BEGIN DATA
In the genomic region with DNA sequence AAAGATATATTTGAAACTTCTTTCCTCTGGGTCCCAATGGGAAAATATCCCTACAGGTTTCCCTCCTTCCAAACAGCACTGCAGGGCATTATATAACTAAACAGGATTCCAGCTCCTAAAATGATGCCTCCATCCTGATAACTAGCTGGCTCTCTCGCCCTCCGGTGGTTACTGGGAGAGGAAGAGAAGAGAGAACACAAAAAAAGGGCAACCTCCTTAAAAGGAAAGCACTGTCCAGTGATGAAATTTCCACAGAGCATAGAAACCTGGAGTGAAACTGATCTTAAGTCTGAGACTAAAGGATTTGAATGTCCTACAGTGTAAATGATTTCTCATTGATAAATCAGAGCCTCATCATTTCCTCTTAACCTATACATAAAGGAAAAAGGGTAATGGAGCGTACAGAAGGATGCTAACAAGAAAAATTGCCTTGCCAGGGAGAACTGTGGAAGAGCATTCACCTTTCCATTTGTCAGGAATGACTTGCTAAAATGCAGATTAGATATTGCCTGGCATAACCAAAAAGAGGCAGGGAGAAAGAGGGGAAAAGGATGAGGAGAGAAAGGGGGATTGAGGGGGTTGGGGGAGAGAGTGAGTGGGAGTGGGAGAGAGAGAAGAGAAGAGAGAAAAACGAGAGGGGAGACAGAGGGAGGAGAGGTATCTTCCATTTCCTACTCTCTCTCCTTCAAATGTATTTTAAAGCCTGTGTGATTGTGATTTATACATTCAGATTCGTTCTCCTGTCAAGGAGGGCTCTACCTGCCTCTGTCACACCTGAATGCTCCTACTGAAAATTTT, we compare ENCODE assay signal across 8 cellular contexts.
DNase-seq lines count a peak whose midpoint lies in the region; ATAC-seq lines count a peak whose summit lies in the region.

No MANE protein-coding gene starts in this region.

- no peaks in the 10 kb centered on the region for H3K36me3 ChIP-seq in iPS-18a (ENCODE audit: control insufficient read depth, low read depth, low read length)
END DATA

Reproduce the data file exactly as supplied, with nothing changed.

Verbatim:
In the genomic region with DNA sequence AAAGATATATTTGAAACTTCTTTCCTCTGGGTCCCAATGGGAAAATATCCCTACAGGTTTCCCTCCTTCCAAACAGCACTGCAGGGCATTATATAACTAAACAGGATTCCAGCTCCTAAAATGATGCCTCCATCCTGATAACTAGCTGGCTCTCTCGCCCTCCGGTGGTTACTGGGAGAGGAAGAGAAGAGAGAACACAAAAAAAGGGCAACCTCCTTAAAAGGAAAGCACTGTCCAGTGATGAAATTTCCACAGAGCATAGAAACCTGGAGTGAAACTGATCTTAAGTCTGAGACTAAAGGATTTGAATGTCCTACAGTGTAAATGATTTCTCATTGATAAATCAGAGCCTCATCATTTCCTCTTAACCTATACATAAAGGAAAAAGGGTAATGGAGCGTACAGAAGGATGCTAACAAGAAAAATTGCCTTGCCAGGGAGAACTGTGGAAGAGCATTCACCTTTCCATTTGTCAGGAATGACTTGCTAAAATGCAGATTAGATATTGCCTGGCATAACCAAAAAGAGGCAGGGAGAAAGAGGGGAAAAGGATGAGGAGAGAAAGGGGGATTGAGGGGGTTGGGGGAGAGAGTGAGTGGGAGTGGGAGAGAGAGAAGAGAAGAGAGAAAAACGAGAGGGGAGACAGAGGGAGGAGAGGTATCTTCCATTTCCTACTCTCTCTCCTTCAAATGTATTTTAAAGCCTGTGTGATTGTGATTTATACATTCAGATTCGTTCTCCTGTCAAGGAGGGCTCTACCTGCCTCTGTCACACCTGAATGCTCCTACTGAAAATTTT, we compare ENCODE assay signal across 8 cellular contexts.
DNase-seq lines count a peak whose midpoint lies in the region; ATAC-seq lines count a peak whose summit lies in the region.

No MANE protein-coding gene starts in this region.

- no peaks in the 10 kb centered on the region for H3K36me3 ChIP-seq in iPS-18a (ENCODE audit: control insufficient read depth, low read depth, low read length)